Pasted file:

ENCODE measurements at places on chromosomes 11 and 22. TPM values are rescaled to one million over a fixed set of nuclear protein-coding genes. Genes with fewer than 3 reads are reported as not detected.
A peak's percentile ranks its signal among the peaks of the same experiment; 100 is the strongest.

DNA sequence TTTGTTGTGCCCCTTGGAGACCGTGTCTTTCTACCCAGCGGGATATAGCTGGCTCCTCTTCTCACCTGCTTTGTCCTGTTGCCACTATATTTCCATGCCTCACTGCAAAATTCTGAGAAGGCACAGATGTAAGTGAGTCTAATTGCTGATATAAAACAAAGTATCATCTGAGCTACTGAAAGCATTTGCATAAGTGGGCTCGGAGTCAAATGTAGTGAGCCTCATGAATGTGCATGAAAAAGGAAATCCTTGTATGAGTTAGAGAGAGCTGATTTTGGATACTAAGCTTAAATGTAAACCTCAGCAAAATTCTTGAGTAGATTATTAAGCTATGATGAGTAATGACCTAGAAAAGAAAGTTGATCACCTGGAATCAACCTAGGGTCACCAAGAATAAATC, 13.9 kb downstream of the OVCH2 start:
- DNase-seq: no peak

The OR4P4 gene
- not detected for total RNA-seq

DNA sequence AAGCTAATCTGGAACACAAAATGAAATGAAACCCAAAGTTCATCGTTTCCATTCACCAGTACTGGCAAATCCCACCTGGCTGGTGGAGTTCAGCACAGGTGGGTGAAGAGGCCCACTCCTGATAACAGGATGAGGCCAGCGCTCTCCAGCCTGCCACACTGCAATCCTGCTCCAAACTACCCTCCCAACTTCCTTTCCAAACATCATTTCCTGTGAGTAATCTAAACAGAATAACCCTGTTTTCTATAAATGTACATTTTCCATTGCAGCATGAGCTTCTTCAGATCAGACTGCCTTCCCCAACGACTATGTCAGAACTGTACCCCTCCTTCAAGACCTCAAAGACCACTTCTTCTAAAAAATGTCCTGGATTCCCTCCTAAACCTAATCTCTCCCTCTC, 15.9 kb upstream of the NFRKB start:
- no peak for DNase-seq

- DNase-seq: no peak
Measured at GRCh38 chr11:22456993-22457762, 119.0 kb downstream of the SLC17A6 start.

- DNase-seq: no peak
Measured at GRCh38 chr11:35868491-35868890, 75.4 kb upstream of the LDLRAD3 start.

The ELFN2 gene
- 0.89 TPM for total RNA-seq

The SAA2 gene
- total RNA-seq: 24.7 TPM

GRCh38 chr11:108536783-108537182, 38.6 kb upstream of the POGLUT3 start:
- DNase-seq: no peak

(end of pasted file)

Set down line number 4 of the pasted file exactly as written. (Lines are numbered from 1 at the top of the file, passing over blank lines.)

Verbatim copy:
- DNase-seq: no peak